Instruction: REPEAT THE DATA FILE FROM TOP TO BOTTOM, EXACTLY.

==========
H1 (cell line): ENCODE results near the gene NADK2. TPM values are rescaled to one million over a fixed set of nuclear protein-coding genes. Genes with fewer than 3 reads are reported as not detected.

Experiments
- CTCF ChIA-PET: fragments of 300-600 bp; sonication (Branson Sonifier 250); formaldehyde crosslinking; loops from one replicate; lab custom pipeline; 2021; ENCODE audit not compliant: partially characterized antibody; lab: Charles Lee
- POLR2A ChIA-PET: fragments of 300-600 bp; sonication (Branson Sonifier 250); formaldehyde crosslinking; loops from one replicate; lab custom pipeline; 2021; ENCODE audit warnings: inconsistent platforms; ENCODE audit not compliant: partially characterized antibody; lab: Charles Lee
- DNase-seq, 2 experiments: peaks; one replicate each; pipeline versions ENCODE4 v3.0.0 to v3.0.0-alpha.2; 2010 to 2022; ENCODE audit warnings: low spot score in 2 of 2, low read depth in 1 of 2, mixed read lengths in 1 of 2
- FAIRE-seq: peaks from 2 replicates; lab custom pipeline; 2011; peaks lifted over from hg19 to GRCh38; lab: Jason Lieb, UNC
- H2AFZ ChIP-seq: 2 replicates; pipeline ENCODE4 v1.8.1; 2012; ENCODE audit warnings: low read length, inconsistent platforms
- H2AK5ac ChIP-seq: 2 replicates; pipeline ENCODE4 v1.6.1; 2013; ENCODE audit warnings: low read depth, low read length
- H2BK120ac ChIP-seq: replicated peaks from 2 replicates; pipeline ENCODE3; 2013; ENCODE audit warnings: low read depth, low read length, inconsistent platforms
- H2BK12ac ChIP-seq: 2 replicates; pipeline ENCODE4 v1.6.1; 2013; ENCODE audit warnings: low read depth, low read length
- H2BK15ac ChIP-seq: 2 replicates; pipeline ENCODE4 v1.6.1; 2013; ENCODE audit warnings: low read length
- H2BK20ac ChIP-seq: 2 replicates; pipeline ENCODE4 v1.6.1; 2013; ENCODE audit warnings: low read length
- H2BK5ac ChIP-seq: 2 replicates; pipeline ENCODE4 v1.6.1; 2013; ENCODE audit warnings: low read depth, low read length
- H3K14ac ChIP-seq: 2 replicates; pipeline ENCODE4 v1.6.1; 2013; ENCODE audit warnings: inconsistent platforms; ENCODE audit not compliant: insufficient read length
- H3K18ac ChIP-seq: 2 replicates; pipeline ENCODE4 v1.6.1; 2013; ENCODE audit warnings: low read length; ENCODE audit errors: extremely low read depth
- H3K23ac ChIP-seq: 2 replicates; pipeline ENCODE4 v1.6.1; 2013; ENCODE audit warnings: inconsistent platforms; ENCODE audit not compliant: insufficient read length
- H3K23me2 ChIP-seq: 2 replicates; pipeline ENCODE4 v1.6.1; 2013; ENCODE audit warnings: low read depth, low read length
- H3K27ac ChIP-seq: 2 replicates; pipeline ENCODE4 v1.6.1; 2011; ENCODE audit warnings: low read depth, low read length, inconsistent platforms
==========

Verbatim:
H1 (cell line): ENCODE results near the gene NADK2. TPM values are rescaled to one million over a fixed set of nuclear protein-coding genes. Genes with fewer than 3 reads are reported as not detected.

Experiments
- CTCF ChIA-PET: fragments of 300-600 bp; sonication (Branson Sonifier 250); formaldehyde crosslinking; loops from one replicate; lab custom pipeline; 2021; ENCODE audit not compliant: partially characterized antibody; lab: Charles Lee
- POLR2A ChIA-PET: fragments of 300-600 bp; sonication (Branson Sonifier 250); formaldehyde crosslinking; loops from one replicate; lab custom pipeline; 2021; ENCODE audit warnings: inconsistent platforms; ENCODE audit not compliant: partially characterized antibody; lab: Charles Lee
- DNase-seq, 2 experiments: peaks; one replicate each; pipeline versions ENCODE4 v3.0.0 to v3.0.0-alpha.2; 2010 to 2022; ENCODE audit warnings: low spot score in 2 of 2, low read depth in 1 of 2, mixed read lengths in 1 of 2
- FAIRE-seq: peaks from 2 replicates; lab custom pipeline; 2011; peaks lifted over from hg19 to GRCh38; lab: Jason Lieb, UNC
- H2AFZ ChIP-seq: 2 replicates; pipeline ENCODE4 v1.8.1; 2012; ENCODE audit warnings: low read length, inconsistent platforms
- H2AK5ac ChIP-seq: 2 replicates; pipeline ENCODE4 v1.6.1; 2013; ENCODE audit warnings: low read depth, low read length
- H2BK120ac ChIP-seq: replicated peaks from 2 replicates; pipeline ENCODE3; 2013; ENCODE audit warnings: low read depth, low read length, inconsistent platforms
- H2BK12ac ChIP-seq: 2 replicates; pipeline ENCODE4 v1.6.1; 2013; ENCODE audit warnings: low read depth, low read length
- H2BK15ac ChIP-seq: 2 replicates; pipeline ENCODE4 v1.6.1; 2013; ENCODE audit warnings: low read length
- H2BK20ac ChIP-seq: 2 replicates; pipeline ENCODE4 v1.6.1; 2013; ENCODE audit warnings: low read length
- H2BK5ac ChIP-seq: 2 replicates; pipeline ENCODE4 v1.6.1; 2013; ENCODE audit warnings: low read depth, low read length
- H3K14ac ChIP-seq: 2 replicates; pipeline ENCODE4 v1.6.1; 2013; ENCODE audit warnings: inconsistent platforms; ENCODE audit not compliant: insufficient read length
- H3K18ac ChIP-seq: 2 replicates; pipeline ENCODE4 v1.6.1; 2013; ENCODE audit warnings: low read length; ENCODE audit errors: extremely low read depth
- H3K23ac ChIP-seq: 2 replicates; pipeline ENCODE4 v1.6.1; 2013; ENCODE audit warnings: inconsistent platforms; ENCODE audit not compliant: insufficient read length
- H3K23me2 ChIP-seq: 2 replicates; pipeline ENCODE4 v1.6.1; 2013; ENCODE audit warnings: low read depth, low read length
- H3K27ac ChIP-seq: 2 replicates; pipeline ENCODE4 v1.6.1; 2011; ENCODE audit warnings: low read depth, low read length, inconsistent platforms